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Dirt Bikes, Black youth and Baltimore

Picture of Dayvon Love

Dayvon Love

Director of Public Policy
Leaders of a Beautiful Struggle

Black youth are often the central repository for all negative notions attributed to “Blackness.” In other words, Black youth are projected to be inherently criminal, dangerous, lazy, intellectually inferior and more. 

These characteristics are deemed by this society as traits inherent to Black people. Explicitly and implicitly, Black people are societally positioned in a way that we have to disprove that we are any of the characteristics mentioned earlier in order for our humanity to be respected. Due to the system of White supremacy that structures all aspects of civil society, the societal default position that Black people occupy is of intellectual, social and cultural inferiority. This is especially the case for Black youth.

Many of the interventions that are most heavily supported and endorsed by mainstream philanthropy and media commentators are attempts to get youth to disavow their cultural and social affiliation to their community. These initiatives bring corporate, middle class mentors to teach kids how to be less “ghetto,” and instill in them that they are not “like the rest of them.” There are often attempts to “save” youth from their community, and that message comes through when people are commonly describing their aspirations as trying to “make it out.” There are a few individual Black youth that benefit from these kinds of interventions, but this mentality leaves a community that is already left behind in a state of isolation, with stigma and lack of meaningful opportunities.

Black youth riding dirt bikes is often represented as a symbol of the out of control Black youth that needs to be cleansed of their pathological Blackness. Fox 45 covers the issues regarding dirt bike riders in Baltimore with the same racist propaganda frame that they do with violence in Baltimore. They do this by taking individual extreme instances of violence or criminality and projecting that to be the general state of affairs in Baltimore.

For instance, in a Nov. 30, 2023 story Fox 45 quotes law enforcement saying “Of course violent crime is a top priority but you can’t let neighborhoods descend into chaos and anarchy.” This was the explanation for focusing on enforcing dirt bike laws when resources should be focused on violent crime. The association of dirt bike riding with violent crime and “chaos and anarchy” in the community makes the youth that ride them targets of increased negative media representations that contribute to the societal dehumanization of Black youth. This also elevates their exposure to the criminal justice system.

B360 is an organization that uses dirt bikes to teach STEM education to young people in Baltimore. It utilizes the interest that Black youth have with dirt bikes, to teach them skills that will help them get access to education and opportunities that may not be available to them otherwise. These science and engineering skills from this program provides youth access to scholarships and job opportunities that are needed.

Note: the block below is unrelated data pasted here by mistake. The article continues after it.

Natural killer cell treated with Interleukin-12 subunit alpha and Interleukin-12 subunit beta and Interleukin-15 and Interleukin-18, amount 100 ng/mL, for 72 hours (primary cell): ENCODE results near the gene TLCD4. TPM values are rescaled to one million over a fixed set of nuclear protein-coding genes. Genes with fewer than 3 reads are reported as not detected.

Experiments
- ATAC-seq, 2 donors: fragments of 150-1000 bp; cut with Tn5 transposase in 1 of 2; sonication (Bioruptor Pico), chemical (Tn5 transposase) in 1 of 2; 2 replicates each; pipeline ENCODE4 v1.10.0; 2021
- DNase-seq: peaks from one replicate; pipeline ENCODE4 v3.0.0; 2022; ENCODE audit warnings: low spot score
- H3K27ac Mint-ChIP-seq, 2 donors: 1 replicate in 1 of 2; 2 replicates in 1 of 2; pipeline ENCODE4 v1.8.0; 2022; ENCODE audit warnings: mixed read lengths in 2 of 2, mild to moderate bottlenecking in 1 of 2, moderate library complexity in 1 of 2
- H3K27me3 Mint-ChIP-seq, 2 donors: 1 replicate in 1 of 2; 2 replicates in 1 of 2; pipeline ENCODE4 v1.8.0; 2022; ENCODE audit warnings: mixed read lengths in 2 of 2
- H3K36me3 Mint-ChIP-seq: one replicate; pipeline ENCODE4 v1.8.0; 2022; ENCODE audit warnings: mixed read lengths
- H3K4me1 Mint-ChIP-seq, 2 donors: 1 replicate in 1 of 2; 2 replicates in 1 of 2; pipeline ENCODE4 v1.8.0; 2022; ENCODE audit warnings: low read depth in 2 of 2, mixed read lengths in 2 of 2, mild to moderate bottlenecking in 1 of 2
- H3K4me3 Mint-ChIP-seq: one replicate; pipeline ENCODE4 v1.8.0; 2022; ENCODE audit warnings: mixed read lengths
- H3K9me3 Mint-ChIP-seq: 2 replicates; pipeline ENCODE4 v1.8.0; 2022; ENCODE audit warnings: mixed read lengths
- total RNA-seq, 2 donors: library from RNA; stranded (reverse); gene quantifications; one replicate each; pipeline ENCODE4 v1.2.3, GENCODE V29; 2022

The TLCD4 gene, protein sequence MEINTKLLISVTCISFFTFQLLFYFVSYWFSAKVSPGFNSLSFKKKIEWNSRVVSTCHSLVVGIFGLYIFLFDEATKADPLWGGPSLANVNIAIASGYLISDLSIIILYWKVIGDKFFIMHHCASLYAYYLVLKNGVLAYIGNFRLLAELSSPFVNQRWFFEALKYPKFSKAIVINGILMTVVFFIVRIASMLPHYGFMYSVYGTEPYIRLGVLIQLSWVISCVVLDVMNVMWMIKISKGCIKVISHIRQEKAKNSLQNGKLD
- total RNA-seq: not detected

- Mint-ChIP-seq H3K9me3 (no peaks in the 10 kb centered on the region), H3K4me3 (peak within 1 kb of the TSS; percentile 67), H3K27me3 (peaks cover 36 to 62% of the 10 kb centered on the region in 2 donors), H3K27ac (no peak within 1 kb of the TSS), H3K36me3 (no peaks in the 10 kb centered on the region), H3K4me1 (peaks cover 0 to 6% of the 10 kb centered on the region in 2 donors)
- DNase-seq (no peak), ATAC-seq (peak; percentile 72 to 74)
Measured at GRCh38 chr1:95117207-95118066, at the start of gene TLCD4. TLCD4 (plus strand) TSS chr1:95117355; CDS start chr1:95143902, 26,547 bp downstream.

Many of the youth who ride dirt bikes are young people who aren’t reached by existing mainstream interventions. There are many Black youth that are not interested in changing the pitch in their voice to make White people feel more comfortable, or changing the way they dress so that people see them as more evolved and less “hood.” 

B360’s appeal to this population of youth makes it an important opportunity to engage a segment of our community that is criminalized and stigmatized, in a way that truly respects their community. It is an invitation to talk with a population that this society often seeks to send them to jail, and to give them something that can truly provide the kinds of opportunities that don’t require them to abandon the love they have for the community that produced them.

Baltimore State’s Attorney Ivan Bates has announced that his office will increase enforcement of illegal dirt bike activity. This approach to dealing with folks that ride dirt bikes relies on the weaponization of the criminal justice system that is fueled by the societal notions of inherent Black pathology and criminality. The better approach is to embrace dirt bike riders, and by extension youth who are traditionally deemed hopelessly trapped in their affinity to “chaos and anarchy,” and that comes in the form of the advocacy work that B360 is engaged in.  

Currently there are two major efforts that I would urge the community to support.  First, is to allow people to have an opportunity to get their dirt bikes back when they are confiscated by law enforcement.  This would allow for participants in B360’s program to get their bikes back when confiscated by law enforcement.  Secondly, to support B360’s effort to establish a dirt bike park in Baltimore City.  This would allow for B360 to encourage folks to ride in a centralized place so that riders have a safer place to ride. 

LBS encourages the community to pressure the Baltimore City Council and the mayor to allow for people to recover their bikes when confiscated by law enforcement and to establish a site for dirt bike riders to lawfully ride in Baltimore. We also encourage the community to oppose attempts to zealously enforce the laws on riding dirt bikes that are coming from the state’s attorney’s office.

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